It was during this time that California Sen. John Briggs (R-Fullerton) launched Proposition 6, a statewide initiative that would, in essence, permit school boards to fire teachers who acknowledged their homosexuality. This created a firestorm in the gay community, as members felt that Briggs, along with Anita Bryant, who campaigned up and down the state for its passage, were waging all out war against their community.
In October of that year, LA Times staffer Robert Scheer asked Briggs if “simply being a homosexual and admitting to that fact is grounds for firing.”Briggs replied: “That is correct. If you are a homosexual, publicly admitted or practicing, that is automatic grounds for the removal of a teacher or a school administrator or an aide or a counselor.”
It’s hard to fathom this legislation now, and its far-reaching, and chilling implications it posed for gay teachers. Interestingly, Ronald Reagan, who has become the patron saint of Republicans that probably were supportive of efforts like Proposition 6, actually opposed it at the time. Reagan was very public in his opposition to the measure. Reagan issued an informal letter of opposition to the initiative, answered reporter's questions about the initiative by saying he was against it, and, a week before the election, and even wrote an editorial in the Los Angeles Herald-Examiner opposing it.
To Reagan’s credit, he was very well aware of the future fallout that could come from his opposition, because he had decided he would be running for president, in 1980. Reagan biographer, Lou Cannon, wrote that Reagan was “well aware that there were those who wanted him to duck the issue but nevertheless chose to state his convictions.”
Reagan stated in his November 1st editorial for the Los Angeles Herald-Examiner, “Whatever else it is, homosexuality is not a contagious disease like the measles. Prevailing scientific opinion is that an individual's sexuality is determined at a very early age and that a child's teachers do not really influence this.” ["Editorial: Two Ill-advised California Trends". Los Angeles Herald-Examiner. p. A19.]
Bryant was brought in by Briggs, to rally support from conservative Protestant congregations in the state. She spread a wealth of misinformation about homosexuals, in churches, and elsewhere, such as this lie: “As a mother, I know that homosexuals cannot biologically reproduce children; therefore, they must recruit our children.”
Harvey Milk’s Politics
Milk has done a great service in bringing Harvey Milk back into clear focus for countless Americans, particularly members of the LGBT community, looking for someone to frame their politics moving forward into the 21st century. To see Milk as merely a gay activist, and leave it there however, is to miss the larger context of the man, his issues, and ultimately miss the importance of who he really was.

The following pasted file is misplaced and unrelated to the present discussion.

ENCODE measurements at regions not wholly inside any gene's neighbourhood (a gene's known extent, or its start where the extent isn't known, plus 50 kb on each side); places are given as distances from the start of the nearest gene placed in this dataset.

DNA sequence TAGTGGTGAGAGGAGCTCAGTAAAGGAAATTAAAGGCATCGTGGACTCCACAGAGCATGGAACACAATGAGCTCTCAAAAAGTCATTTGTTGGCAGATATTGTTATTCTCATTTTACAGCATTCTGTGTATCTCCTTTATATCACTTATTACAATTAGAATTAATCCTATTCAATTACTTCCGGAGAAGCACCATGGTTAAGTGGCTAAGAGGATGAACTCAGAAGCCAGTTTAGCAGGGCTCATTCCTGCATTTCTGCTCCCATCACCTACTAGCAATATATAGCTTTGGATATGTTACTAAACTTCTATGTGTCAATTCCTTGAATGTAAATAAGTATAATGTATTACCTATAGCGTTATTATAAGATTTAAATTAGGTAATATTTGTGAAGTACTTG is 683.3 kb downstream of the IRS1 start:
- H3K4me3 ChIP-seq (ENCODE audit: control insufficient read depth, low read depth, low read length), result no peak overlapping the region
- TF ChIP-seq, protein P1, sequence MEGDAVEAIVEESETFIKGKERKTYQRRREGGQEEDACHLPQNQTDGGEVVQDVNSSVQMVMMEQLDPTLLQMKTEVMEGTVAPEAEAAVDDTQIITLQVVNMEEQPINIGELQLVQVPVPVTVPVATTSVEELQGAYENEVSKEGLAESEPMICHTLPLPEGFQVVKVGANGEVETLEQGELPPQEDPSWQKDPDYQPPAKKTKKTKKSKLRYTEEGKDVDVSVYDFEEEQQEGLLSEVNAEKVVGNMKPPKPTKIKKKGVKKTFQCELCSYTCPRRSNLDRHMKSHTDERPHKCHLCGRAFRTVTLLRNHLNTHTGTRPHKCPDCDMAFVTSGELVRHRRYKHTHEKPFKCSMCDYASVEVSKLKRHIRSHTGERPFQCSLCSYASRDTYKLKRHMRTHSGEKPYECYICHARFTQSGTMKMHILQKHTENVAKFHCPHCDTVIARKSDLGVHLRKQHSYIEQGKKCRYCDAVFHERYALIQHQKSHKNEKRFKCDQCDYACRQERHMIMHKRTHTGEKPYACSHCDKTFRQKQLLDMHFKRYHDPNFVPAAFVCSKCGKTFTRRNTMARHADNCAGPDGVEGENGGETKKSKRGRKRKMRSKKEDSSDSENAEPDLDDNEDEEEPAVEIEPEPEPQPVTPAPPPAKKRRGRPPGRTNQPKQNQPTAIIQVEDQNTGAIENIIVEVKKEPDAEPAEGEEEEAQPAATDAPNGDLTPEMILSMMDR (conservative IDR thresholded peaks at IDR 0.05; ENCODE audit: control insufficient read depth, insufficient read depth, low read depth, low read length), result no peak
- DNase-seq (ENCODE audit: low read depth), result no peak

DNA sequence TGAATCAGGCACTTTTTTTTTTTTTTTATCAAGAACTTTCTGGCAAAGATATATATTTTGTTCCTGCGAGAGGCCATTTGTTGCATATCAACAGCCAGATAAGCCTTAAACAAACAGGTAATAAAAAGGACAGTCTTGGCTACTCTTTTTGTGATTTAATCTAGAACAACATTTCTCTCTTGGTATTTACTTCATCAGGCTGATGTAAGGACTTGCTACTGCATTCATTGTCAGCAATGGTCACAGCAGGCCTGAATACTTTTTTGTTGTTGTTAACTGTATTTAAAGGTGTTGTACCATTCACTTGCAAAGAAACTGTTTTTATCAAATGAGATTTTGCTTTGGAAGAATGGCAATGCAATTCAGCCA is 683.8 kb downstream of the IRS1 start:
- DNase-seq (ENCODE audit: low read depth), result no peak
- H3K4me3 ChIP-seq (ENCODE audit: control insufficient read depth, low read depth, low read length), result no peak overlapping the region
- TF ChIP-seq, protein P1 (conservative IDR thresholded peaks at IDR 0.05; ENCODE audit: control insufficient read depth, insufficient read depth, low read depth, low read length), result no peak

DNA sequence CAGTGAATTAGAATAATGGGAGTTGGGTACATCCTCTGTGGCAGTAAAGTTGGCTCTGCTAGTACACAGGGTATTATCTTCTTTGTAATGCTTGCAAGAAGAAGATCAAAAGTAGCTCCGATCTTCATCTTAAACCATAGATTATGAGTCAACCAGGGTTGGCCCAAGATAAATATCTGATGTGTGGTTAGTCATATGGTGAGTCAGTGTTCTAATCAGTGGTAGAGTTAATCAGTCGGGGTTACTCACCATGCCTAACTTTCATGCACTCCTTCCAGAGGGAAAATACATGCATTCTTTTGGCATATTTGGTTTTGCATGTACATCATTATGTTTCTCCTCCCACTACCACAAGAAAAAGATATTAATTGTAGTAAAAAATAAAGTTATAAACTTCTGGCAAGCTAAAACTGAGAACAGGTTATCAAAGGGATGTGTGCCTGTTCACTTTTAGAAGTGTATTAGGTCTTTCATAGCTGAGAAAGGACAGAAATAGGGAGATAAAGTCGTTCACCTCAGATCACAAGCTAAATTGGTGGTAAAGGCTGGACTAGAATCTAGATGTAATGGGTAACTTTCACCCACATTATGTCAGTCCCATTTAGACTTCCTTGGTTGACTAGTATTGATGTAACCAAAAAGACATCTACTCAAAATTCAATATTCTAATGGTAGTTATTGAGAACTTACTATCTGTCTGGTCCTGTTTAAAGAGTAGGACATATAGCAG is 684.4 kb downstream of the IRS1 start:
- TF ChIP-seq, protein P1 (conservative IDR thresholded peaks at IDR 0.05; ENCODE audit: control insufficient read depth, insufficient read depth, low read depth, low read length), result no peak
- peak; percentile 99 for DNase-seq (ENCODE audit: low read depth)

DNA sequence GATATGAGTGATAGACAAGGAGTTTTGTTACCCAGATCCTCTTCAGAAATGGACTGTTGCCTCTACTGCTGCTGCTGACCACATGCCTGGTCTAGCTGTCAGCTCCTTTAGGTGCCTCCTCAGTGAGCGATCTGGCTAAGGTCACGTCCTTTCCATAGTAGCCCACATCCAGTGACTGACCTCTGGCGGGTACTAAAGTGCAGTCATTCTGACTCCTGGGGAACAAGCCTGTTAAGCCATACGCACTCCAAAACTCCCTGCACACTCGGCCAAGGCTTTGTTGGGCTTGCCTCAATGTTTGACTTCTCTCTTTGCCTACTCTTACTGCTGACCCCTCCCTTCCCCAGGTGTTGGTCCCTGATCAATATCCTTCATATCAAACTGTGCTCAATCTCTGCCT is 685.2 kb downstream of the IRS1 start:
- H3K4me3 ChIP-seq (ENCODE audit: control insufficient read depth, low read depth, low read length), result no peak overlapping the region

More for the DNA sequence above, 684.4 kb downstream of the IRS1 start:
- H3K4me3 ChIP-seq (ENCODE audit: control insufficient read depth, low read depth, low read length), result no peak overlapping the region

While the movie briefly touches on the populist nature of his politics, particularly in referencing that he had partnered with the organized labor in building a broad based political coalition in running for office, Milk in fact recognized that working strategically with unions and the city’s fragmented ethnic and racial groups were keys to building the kind of alliance that would help Milk organize groups of minorities into a majority voting block. This is born out in an NPR interview last November, with Anne Kronenberg, who coordinated Milk’s successful campaign for the city’s Board of Supervisors.
Milk supported the local Teamster’s Union, during a local boycott of Coors Brewing. This allowed the openly gay candidate to receive the endorsement of both the Teamsters and the local Firemen’s union.
Walter Kaplan, who was Milk’s lawyer in the 1970s, explained his pragmatic approach to pulling together support from various groups.
“Harvey built coalitions and understood the dynamic of how politics works.”
In his campaign speeches from the years 1973-1977, Milk regularly outlined plans to bridge the deepening divide between the haves and the have-nots which "machines" across the country were creating. The core of Milk's political populism was the simple belief that “the American Dream starts with the neighborhoods--if we wish to rebuild our cities, we must first rebuild our neighborhoods.” The city could only be saved by the industry of its residents, Milk maintained, not “governmental charity.” Rather than “face the problems it's created,” and taking “responsibility for the problems it's ignored,” the machine sought to bribe the urban poor with welfare programs. Instead of empowering the urban poor, these programs had actually trapped them in “concrete jungles,” caged within a vicious cycle of dependence. In order to break this dependence, Milk maintained, the neighborhoods must firmly grasp the reigns of power, in order to lead the city “down the route no major city has ever tried.” [from The Mayor of Castro Street, by Randy Shilts, St Martin's Press (New York), 1982, p. 362.]
My hope, particularly after seeing the movie about his life, is that a new generation of activists will rise up from the ranks of the GLBT community, and turn their attention and energy not just to sexual politics that can be divisive (as once again was witnessed in California, with Proposition 8), but honor the memory and vision of Harvey Milk in reaching across the divide to all Americans, gay and straight, to focus on areas of social justice, including economic justice for everyone.